Low-Energy Extraction Wells a Cheaper Option?

IN DEPTH: Groundwater Monitoring of Landfill Leachate

Early detection of contaminants in groundwater released from landfill sites helps facilitate timely and effective source control and mitigation, but could low-energy extraction wells offer a cheaper alternative to passive wells?

Leachate containment in Pulau Burung Landfill  Pulau Burung Landfill Penang - Credit Marufish via Flickr.

Image © Paul Hudak

Early detection of contaminants in groundwater released from landfill sites helps facilitate timely and effective source control and mitigation, but could low-energy extraction wells offer a cheaper alternative to passive wells?

Over the past three decades, extensive research has been conducted on detecting and remediating groundwater pollution from various sources. Landfills and other waste storage facilities often contaminate soil and groundwater. Over long time periods, monitoring and mitigating groundwater contamination are potentially costly endeavours.

Effective detection monitoring programs take into account the unknown locations of possible contaminant releases, directions of groundwater flow, the characteristics of subsurface material, and locations of neighbouring properties and potential receptors of polluted groundwater.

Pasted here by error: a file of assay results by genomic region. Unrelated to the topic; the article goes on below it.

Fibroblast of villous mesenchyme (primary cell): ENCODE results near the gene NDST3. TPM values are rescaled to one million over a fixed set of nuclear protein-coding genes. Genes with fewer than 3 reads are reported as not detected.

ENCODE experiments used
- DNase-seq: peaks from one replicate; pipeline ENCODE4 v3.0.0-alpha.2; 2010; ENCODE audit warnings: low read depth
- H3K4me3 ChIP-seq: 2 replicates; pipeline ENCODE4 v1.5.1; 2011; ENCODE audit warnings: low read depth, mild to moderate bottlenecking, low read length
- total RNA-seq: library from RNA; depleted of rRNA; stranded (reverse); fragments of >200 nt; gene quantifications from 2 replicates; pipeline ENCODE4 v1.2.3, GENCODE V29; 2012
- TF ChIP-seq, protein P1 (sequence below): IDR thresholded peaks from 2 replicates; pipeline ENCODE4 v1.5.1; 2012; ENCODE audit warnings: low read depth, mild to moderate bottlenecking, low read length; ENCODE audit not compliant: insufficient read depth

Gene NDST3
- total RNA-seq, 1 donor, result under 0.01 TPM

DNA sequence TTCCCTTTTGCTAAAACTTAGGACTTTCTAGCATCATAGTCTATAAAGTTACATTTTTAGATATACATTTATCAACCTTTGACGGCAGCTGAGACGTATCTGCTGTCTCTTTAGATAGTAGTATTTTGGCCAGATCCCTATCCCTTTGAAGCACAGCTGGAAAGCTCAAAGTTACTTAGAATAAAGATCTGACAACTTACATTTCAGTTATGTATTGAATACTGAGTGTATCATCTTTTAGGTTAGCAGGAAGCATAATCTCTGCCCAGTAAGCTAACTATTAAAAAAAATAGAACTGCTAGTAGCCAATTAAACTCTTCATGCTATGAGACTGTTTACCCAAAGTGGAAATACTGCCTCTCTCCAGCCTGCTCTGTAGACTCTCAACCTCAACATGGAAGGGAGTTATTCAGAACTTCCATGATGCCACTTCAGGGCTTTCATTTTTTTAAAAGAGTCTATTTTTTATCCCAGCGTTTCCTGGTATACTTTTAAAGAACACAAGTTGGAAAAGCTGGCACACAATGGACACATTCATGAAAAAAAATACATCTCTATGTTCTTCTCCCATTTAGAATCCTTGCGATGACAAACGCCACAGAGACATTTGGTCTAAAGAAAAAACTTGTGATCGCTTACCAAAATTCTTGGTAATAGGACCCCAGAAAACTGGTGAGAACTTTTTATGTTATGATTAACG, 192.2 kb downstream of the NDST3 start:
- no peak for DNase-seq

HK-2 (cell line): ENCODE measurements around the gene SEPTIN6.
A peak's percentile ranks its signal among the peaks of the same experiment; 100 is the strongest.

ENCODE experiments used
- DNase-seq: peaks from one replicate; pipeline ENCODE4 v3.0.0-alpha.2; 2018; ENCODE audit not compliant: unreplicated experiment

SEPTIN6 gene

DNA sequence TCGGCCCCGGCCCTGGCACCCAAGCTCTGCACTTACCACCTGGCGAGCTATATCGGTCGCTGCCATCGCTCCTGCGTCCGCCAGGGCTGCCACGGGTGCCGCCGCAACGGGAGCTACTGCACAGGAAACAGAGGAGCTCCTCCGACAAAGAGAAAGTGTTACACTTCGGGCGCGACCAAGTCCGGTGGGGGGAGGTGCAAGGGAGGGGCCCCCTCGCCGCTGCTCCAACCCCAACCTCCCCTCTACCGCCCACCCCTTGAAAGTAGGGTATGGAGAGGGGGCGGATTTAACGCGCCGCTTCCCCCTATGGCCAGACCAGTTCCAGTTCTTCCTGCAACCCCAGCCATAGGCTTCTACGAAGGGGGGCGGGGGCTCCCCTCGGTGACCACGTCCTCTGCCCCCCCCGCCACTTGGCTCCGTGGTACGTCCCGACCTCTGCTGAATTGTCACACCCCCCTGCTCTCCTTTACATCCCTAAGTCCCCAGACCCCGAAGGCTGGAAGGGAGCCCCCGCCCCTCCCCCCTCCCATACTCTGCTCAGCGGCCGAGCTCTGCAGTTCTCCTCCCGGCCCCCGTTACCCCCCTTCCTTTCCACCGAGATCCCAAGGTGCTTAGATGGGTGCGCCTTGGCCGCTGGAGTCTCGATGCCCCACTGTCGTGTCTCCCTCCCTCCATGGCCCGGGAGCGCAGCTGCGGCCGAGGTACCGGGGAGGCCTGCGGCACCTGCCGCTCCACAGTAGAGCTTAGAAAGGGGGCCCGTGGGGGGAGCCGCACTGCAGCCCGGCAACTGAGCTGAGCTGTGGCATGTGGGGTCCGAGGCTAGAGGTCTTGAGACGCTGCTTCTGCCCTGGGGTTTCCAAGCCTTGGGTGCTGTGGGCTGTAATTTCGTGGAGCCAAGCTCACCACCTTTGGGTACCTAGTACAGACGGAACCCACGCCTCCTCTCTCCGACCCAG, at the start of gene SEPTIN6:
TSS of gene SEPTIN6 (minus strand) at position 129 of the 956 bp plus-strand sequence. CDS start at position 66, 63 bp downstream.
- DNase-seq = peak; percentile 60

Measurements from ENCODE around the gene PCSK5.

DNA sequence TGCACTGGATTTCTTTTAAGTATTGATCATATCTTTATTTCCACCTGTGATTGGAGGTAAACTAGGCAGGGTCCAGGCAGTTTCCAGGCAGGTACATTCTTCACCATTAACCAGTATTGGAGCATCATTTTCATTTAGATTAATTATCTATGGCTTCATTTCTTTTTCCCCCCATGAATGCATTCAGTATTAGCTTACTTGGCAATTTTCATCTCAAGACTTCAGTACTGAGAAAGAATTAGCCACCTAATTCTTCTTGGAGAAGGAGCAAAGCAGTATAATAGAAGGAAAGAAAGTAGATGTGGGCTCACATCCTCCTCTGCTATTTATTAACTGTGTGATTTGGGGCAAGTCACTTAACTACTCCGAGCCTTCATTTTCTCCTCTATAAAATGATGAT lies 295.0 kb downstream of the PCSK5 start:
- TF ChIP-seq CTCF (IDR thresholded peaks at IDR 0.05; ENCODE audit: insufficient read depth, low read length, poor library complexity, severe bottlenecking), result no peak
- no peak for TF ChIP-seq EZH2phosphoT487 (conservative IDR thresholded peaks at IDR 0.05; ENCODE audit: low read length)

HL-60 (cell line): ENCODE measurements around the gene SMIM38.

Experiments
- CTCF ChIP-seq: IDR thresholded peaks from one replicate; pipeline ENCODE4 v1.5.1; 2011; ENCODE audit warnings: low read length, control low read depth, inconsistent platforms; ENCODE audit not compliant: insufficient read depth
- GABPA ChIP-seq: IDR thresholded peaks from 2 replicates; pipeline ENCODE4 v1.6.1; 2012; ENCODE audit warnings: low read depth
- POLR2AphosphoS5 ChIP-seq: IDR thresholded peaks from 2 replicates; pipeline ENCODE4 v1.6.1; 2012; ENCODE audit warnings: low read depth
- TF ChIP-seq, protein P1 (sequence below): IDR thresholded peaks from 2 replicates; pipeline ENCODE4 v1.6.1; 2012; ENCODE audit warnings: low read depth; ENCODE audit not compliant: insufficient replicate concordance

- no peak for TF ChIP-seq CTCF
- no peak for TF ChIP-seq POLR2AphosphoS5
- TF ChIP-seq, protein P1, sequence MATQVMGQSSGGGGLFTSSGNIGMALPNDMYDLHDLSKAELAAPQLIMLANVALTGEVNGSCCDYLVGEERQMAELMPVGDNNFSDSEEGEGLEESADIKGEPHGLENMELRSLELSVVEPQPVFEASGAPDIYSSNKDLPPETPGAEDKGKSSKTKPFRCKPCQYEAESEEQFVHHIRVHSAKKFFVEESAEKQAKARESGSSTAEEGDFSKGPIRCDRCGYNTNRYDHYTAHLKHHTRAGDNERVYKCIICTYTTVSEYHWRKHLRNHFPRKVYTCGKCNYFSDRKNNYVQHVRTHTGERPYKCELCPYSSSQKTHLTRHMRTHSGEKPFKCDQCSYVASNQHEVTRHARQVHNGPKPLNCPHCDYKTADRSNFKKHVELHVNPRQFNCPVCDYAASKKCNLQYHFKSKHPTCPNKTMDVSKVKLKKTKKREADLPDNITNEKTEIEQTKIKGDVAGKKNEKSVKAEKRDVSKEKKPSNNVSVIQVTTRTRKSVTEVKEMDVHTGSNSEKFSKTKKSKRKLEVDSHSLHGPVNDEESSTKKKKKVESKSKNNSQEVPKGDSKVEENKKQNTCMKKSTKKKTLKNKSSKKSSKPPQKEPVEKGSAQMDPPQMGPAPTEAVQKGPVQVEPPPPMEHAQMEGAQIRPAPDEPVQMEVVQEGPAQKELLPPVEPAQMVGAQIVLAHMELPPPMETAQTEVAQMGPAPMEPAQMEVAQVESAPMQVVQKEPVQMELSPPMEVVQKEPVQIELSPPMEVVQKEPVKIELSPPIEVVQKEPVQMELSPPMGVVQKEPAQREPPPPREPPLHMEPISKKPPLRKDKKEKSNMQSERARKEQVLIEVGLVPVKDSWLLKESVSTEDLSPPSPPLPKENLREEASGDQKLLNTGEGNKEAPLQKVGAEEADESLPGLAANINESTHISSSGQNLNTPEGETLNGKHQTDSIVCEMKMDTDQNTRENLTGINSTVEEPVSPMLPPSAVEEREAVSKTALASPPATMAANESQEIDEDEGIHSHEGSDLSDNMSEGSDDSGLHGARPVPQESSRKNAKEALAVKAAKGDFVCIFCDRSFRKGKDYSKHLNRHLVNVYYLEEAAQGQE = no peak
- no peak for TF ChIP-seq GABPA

Besides using groundwater wells, which only detect contaminants after a release from a waste storage facility, a pan lysimeter or other vadose or unsaturated zone monitoring system may confirm liner leakage before widespread groundwater pollution occurs. However, samples from wells in the saturated zone are necessary to confirm groundwater contamination and help inform remedial action.

Often, the objective of groundwater monitoring systems at waste storage sites is to detect contaminant plumes before they reach a regulatory compliance boundary to allow timely mitigation. Generally, wider contaminant plumes, influenced by such factors as groundwater seepage velocity and transverse dispersivity, tend to be easier to detect than narrower plumes.

Conventional detection wells are passive receptors; they detect contamination if a plume passing through them is sampled and analysed. Chloride sensors or polymer-based microsensors for volatile organic compounds enable continuous online monitoring and may enable timely detection if placed in strategically located, passive wells. Such techniques complement periodic sampling and analysis of specific contaminants to detect and characterize plumes.

Fitting detection wells with pumps extracting water at very low rates – sustainable with inexpensive and renewable energy sources – may be a viable alternative to traditional monitoring. Actively drawing in water, fewer low-energy wells could potentially detect contaminants emerging from the same source area as several passive wells. Depending on their location, low-energy wells may also help remediate contaminated groundwater.